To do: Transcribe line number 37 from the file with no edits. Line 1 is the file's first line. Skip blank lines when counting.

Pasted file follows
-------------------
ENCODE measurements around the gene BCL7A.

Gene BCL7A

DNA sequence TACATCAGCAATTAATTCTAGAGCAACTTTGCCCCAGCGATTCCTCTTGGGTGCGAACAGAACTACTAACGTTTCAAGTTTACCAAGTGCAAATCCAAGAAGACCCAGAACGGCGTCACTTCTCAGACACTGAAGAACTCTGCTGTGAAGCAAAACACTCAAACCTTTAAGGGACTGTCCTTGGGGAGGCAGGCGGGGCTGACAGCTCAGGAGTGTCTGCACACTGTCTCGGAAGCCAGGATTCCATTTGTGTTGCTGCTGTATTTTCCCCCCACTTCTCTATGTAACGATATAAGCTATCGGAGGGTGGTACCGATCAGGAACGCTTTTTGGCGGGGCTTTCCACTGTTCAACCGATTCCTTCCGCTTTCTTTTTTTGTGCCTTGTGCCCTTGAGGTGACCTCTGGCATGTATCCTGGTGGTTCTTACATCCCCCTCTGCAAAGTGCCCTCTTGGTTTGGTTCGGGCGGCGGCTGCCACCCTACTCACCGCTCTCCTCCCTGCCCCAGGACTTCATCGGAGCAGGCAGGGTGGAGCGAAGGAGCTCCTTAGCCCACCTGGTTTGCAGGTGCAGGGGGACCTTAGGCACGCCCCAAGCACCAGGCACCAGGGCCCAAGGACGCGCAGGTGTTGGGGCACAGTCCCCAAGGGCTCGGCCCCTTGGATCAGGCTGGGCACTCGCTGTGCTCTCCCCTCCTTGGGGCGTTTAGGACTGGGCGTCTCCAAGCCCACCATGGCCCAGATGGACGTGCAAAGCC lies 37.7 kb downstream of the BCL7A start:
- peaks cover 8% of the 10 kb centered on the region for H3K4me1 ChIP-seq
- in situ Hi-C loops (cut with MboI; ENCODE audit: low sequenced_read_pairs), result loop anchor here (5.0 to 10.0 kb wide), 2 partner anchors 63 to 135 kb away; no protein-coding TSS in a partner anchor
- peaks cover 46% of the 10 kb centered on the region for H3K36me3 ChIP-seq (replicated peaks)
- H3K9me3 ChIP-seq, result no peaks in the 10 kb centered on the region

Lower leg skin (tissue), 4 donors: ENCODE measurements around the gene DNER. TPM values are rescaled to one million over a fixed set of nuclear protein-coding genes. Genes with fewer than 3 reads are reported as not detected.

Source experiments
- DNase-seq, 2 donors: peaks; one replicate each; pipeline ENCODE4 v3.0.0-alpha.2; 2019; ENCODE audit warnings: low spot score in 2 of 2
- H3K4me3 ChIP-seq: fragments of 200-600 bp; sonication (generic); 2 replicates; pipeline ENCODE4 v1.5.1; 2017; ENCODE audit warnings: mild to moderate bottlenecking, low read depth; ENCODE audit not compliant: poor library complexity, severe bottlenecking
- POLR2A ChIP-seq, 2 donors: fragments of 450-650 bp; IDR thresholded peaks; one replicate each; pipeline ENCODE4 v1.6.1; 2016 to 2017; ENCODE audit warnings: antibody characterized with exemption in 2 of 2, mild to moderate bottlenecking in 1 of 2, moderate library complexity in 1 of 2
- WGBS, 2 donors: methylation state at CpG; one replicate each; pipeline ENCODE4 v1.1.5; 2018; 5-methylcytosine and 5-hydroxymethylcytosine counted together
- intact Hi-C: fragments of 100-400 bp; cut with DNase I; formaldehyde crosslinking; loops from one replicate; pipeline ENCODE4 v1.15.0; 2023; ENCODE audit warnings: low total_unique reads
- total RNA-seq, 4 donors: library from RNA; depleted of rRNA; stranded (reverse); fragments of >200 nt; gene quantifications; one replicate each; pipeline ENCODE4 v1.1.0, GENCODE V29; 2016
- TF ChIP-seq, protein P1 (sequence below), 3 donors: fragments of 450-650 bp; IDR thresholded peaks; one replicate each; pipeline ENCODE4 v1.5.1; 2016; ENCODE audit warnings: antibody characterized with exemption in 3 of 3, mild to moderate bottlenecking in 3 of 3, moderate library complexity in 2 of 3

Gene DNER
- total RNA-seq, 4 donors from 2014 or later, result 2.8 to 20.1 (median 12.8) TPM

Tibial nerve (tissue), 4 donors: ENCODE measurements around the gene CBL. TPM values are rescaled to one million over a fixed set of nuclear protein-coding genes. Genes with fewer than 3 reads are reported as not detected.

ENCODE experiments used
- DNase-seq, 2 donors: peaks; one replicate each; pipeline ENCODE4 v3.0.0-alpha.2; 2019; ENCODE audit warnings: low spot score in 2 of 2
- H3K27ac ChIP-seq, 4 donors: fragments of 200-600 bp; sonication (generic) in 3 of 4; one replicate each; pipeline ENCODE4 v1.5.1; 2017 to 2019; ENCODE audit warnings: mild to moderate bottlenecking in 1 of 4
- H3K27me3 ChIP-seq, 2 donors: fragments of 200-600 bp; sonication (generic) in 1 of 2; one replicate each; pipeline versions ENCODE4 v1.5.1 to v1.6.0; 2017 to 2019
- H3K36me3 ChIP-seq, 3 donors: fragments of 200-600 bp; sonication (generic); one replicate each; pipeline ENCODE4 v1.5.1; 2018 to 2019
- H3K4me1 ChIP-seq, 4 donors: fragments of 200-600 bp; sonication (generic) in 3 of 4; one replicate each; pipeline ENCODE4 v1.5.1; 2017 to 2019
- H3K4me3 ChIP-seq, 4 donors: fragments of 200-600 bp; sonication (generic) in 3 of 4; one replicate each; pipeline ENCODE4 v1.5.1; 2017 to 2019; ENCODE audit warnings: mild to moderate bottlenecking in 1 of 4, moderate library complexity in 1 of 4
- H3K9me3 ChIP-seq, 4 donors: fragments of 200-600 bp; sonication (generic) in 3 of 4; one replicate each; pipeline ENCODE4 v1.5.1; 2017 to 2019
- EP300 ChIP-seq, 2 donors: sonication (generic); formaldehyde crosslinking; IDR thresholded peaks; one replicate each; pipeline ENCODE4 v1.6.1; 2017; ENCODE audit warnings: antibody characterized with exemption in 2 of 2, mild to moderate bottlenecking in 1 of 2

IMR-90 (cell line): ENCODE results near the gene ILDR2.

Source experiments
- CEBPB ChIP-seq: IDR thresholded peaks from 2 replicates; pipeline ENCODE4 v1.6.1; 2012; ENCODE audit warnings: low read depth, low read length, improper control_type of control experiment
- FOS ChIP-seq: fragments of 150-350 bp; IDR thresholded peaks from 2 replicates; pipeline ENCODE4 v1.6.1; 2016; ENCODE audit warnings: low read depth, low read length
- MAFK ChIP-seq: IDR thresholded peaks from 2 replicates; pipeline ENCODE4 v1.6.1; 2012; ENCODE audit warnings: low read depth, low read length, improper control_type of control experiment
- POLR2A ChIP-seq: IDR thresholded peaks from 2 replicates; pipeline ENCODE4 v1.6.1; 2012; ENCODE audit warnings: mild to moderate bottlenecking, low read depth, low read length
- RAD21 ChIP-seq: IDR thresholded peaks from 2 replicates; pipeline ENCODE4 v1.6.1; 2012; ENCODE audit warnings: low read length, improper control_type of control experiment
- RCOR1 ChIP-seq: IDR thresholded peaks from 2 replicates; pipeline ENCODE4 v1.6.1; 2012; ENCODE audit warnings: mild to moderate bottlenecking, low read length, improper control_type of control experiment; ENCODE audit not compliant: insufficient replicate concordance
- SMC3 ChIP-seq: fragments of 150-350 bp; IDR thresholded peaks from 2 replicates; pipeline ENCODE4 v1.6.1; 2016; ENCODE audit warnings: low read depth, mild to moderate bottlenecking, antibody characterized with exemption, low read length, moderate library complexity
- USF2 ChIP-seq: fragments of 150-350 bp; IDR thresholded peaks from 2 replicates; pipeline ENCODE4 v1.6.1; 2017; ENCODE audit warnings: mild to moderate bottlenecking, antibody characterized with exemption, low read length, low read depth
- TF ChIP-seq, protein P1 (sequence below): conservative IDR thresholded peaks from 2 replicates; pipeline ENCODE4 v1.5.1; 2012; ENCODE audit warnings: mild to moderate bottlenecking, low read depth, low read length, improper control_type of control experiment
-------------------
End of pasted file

- SMC3 ChIP-seq: fragments of 150-350 bp; IDR thresholded peaks from 2 replicates; pipeline ENCODE4 v1.6.1; 2016; ENCODE audit warnings: low read depth, mild to moderate bottlenecking, antibody characterized with exemption, low read length, moderate library complexity